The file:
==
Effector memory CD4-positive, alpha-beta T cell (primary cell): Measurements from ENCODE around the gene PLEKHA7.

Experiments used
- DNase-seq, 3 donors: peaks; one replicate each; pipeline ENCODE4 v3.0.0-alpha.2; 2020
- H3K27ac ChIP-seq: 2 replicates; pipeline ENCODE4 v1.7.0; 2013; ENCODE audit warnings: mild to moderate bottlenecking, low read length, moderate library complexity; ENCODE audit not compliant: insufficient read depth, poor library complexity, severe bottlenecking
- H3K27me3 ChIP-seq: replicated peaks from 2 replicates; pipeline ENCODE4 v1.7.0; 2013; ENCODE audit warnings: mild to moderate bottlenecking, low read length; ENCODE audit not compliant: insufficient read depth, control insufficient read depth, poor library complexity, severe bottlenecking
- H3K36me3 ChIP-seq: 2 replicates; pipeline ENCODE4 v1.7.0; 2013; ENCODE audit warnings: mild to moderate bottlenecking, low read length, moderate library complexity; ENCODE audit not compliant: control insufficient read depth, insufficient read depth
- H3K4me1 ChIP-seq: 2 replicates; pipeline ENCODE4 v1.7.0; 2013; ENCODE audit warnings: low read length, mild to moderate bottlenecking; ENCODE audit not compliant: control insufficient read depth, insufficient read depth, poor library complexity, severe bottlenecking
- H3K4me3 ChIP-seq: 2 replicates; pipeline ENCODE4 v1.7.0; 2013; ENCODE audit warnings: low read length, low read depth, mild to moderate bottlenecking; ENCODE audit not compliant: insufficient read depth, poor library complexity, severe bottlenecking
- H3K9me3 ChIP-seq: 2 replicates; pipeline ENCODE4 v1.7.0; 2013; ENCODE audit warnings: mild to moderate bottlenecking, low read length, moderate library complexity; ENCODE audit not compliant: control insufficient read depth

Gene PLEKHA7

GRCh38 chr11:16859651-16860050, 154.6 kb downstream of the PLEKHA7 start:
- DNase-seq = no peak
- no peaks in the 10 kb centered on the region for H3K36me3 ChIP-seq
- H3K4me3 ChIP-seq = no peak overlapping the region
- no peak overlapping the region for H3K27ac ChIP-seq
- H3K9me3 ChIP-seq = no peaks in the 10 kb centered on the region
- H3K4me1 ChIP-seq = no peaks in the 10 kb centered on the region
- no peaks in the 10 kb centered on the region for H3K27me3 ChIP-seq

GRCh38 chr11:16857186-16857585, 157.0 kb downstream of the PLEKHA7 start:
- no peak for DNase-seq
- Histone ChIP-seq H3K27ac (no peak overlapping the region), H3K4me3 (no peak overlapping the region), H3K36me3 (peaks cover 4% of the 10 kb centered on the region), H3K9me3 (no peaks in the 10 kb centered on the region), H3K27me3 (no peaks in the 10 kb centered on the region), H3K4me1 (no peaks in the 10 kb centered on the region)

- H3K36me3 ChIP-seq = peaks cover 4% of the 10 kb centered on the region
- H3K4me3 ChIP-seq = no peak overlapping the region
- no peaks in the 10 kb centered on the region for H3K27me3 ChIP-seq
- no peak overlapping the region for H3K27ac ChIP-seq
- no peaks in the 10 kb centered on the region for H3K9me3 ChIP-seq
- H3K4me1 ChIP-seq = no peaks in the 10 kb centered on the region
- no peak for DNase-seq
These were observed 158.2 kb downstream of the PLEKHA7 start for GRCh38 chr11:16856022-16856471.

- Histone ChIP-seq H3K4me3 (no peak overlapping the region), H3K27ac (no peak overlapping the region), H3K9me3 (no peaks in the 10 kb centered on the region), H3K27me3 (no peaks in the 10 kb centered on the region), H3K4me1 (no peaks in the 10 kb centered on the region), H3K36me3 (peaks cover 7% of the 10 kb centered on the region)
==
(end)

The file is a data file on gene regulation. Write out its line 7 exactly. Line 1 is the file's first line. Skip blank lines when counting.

- H3K4me1 ChIP-seq: 2 replicates; pipeline ENCODE4 v1.7.0; 2013; ENCODE audit warnings: low read length, mild to moderate bottlenecking; ENCODE audit not compliant: control insufficient read depth, insufficient read depth, poor library complexity, severe bottlenecking